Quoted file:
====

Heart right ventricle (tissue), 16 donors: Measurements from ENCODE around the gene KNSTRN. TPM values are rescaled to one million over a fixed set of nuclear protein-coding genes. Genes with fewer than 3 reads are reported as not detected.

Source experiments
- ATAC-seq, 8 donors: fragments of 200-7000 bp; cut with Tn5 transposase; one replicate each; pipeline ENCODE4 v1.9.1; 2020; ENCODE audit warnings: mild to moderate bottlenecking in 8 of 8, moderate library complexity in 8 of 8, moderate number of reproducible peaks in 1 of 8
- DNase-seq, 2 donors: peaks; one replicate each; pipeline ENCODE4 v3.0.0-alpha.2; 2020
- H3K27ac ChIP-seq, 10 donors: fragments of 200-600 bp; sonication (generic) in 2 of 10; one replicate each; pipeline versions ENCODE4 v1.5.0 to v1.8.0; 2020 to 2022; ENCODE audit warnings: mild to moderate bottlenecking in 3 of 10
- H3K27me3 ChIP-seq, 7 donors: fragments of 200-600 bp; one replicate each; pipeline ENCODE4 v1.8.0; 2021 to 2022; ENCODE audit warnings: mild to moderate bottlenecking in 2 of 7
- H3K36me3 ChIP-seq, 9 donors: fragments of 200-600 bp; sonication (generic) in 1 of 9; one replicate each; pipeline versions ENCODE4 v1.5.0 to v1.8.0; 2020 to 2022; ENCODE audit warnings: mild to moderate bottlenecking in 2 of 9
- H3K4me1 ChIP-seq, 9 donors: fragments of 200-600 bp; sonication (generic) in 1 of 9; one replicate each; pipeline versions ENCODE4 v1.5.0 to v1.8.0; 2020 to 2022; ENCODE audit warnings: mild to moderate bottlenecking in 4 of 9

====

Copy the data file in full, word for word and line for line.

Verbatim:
Heart right ventricle (tissue), 16 donors: Measurements from ENCODE around the gene KNSTRN. TPM values are rescaled to one million over a fixed set of nuclear protein-coding genes. Genes with fewer than 3 reads are reported as not detected.

Source experiments
- ATAC-seq, 8 donors: fragments of 200-7000 bp; cut with Tn5 transposase; one replicate each; pipeline ENCODE4 v1.9.1; 2020; ENCODE audit warnings: mild to moderate bottlenecking in 8 of 8, moderate library complexity in 8 of 8, moderate number of reproducible peaks in 1 of 8
- DNase-seq, 2 donors: peaks; one replicate each; pipeline ENCODE4 v3.0.0-alpha.2; 2020
- H3K27ac ChIP-seq, 10 donors: fragments of 200-600 bp; sonication (generic) in 2 of 10; one replicate each; pipeline versions ENCODE4 v1.5.0 to v1.8.0; 2020 to 2022; ENCODE audit warnings: mild to moderate bottlenecking in 3 of 10
- H3K27me3 ChIP-seq, 7 donors: fragments of 200-600 bp; one replicate each; pipeline ENCODE4 v1.8.0; 2021 to 2022; ENCODE audit warnings: mild to moderate bottlenecking in 2 of 7
- H3K36me3 ChIP-seq, 9 donors: fragments of 200-600 bp; sonication (generic) in 1 of 9; one replicate each; pipeline versions ENCODE4 v1.5.0 to v1.8.0; 2020 to 2022; ENCODE audit warnings: mild to moderate bottlenecking in 2 of 9
- H3K4me1 ChIP-seq, 9 donors: fragments of 200-600 bp; sonication (generic) in 1 of 9; one replicate each; pipeline versions ENCODE4 v1.5.0 to v1.8.0; 2020 to 2022; ENCODE audit warnings: mild to moderate bottlenecking in 4 of 9